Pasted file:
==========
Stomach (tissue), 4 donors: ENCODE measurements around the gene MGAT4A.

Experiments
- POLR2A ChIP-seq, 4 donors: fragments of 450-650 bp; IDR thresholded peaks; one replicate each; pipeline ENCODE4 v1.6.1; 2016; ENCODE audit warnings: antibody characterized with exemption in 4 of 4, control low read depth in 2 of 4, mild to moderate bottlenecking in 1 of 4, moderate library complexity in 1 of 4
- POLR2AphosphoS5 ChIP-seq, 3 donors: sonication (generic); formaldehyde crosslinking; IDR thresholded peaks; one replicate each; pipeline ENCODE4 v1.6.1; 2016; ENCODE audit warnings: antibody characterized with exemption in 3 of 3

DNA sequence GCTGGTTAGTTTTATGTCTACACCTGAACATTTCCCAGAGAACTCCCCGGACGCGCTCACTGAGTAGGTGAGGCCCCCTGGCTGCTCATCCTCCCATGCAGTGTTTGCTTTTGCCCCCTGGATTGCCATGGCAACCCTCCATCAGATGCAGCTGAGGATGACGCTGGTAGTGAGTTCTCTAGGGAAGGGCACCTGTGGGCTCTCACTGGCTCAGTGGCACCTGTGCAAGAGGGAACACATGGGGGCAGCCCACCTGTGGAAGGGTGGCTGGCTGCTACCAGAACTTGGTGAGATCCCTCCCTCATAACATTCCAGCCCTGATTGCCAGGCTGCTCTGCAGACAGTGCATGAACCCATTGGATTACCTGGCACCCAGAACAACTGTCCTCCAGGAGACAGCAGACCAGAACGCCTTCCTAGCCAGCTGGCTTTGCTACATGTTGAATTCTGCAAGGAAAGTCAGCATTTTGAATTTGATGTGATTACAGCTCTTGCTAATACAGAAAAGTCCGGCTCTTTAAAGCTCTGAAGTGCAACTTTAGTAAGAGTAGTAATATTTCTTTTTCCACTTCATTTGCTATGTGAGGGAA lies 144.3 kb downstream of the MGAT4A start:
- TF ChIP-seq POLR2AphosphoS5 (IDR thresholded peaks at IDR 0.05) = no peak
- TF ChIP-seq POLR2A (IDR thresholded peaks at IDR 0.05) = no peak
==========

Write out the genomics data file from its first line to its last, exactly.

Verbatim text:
Stomach (tissue), 4 donors: ENCODE measurements around the gene MGAT4A.

Experiments
- POLR2A ChIP-seq, 4 donors: fragments of 450-650 bp; IDR thresholded peaks; one replicate each; pipeline ENCODE4 v1.6.1; 2016; ENCODE audit warnings: antibody characterized with exemption in 4 of 4, control low read depth in 2 of 4, mild to moderate bottlenecking in 1 of 4, moderate library complexity in 1 of 4
- POLR2AphosphoS5 ChIP-seq, 3 donors: sonication (generic); formaldehyde crosslinking; IDR thresholded peaks; one replicate each; pipeline ENCODE4 v1.6.1; 2016; ENCODE audit warnings: antibody characterized with exemption in 3 of 3

DNA sequence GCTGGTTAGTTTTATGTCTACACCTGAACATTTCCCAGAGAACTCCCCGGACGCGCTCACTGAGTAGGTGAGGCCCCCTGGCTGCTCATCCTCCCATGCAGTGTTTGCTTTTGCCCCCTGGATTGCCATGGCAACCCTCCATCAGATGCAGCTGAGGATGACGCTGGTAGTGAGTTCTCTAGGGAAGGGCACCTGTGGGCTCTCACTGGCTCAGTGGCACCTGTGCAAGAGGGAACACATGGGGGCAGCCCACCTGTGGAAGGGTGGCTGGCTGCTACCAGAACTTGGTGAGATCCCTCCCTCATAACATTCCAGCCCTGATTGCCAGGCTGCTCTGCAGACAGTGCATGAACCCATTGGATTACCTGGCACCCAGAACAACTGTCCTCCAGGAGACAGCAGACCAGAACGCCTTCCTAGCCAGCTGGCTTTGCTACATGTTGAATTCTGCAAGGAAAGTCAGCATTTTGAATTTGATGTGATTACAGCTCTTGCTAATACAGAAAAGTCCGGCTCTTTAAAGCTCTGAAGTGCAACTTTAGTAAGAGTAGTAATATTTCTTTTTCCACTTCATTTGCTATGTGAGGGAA lies 144.3 kb downstream of the MGAT4A start:
- TF ChIP-seq POLR2AphosphoS5 (IDR thresholded peaks at IDR 0.05) = no peak
- TF ChIP-seq POLR2A (IDR thresholded peaks at IDR 0.05) = no peak